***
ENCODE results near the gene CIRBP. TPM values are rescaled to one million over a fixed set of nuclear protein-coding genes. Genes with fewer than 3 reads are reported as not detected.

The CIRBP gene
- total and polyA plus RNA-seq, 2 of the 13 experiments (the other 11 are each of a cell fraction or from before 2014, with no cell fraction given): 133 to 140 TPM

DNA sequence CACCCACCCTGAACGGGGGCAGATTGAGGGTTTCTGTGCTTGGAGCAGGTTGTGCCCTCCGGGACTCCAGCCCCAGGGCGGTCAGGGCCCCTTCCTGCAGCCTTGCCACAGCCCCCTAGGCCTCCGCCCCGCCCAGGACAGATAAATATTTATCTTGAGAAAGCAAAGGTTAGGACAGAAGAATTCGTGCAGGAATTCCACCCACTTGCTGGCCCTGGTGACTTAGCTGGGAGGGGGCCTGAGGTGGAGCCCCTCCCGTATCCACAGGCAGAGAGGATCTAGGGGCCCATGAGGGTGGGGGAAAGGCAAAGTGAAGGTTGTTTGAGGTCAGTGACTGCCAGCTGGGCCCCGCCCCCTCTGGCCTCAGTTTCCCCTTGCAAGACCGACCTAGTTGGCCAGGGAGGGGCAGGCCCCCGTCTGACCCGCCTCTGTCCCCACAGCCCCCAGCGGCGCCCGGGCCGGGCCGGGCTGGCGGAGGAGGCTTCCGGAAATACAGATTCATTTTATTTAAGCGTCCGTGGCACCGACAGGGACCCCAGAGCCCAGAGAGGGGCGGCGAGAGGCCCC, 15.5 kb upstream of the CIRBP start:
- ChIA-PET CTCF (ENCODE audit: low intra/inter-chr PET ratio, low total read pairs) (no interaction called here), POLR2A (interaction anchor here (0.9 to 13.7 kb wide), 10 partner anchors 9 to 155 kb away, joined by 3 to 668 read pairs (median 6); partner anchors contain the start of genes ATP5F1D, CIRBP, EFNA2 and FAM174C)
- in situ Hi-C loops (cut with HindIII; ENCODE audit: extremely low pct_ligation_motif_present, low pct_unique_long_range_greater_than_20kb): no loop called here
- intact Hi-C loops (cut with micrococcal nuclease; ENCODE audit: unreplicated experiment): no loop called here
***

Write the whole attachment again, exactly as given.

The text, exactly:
ENCODE results near the gene CIRBP. TPM values are rescaled to one million over a fixed set of nuclear protein-coding genes. Genes with fewer than 3 reads are reported as not detected.

The CIRBP gene
- total and polyA plus RNA-seq, 2 of the 13 experiments (the other 11 are each of a cell fraction or from before 2014, with no cell fraction given): 133 to 140 TPM

DNA sequence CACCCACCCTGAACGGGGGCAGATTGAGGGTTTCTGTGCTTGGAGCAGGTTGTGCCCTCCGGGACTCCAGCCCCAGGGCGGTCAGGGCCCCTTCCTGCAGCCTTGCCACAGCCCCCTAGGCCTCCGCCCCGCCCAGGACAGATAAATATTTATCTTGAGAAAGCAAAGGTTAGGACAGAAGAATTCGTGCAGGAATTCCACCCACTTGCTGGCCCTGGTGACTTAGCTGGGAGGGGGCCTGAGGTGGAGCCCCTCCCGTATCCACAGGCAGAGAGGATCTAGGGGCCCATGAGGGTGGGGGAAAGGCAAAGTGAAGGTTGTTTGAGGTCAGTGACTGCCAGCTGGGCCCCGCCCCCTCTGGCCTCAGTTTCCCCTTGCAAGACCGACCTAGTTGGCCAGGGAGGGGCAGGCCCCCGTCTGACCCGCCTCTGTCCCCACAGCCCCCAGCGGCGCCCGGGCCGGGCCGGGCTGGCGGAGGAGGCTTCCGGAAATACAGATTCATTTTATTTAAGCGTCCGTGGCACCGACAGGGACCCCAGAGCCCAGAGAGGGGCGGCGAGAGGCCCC, 15.5 kb upstream of the CIRBP start:
- ChIA-PET CTCF (ENCODE audit: low intra/inter-chr PET ratio, low total read pairs) (no interaction called here), POLR2A (interaction anchor here (0.9 to 13.7 kb wide), 10 partner anchors 9 to 155 kb away, joined by 3 to 668 read pairs (median 6); partner anchors contain the start of genes ATP5F1D, CIRBP, EFNA2 and FAM174C)
- in situ Hi-C loops (cut with HindIII; ENCODE audit: extremely low pct_ligation_motif_present, low pct_unique_long_range_greater_than_20kb): no loop called here
- intact Hi-C loops (cut with micrococcal nuclease; ENCODE audit: unreplicated experiment): no loop called here